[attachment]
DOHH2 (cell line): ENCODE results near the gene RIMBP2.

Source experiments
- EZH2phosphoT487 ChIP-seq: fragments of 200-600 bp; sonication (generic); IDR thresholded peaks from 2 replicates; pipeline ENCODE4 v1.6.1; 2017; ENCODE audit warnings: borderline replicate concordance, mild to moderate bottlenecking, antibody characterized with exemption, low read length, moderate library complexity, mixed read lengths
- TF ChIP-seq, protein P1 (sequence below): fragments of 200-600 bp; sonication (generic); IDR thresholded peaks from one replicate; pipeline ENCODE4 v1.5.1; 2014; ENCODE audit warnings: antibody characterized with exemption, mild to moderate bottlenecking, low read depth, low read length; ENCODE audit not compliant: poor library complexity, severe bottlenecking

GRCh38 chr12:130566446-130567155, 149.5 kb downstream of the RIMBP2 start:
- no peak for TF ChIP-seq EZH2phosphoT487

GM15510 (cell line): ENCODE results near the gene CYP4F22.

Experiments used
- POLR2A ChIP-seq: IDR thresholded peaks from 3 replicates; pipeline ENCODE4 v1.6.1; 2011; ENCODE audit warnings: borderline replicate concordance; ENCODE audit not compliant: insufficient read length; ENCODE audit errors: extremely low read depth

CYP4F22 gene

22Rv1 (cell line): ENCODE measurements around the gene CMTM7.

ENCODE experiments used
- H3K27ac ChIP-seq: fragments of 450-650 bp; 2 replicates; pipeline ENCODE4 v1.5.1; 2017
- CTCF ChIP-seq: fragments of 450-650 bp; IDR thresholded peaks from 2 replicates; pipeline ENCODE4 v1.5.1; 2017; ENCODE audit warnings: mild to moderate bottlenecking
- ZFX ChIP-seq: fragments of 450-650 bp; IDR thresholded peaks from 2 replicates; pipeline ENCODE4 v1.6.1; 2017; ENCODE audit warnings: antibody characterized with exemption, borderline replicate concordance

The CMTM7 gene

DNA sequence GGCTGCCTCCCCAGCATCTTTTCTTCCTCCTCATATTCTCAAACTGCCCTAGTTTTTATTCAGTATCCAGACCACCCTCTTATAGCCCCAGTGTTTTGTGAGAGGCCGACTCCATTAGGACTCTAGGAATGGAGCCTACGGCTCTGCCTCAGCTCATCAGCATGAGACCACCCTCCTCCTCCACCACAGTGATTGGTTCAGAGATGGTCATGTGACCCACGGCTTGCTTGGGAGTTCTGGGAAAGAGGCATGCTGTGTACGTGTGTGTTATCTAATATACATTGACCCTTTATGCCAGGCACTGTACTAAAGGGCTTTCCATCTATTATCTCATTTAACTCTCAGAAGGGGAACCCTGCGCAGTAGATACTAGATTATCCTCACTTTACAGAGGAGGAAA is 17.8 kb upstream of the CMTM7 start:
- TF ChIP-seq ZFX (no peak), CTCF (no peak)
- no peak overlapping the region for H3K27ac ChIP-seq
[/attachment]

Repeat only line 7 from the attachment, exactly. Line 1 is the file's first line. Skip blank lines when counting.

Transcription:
GM15510 (cell line): ENCODE results near the gene CYP4F22.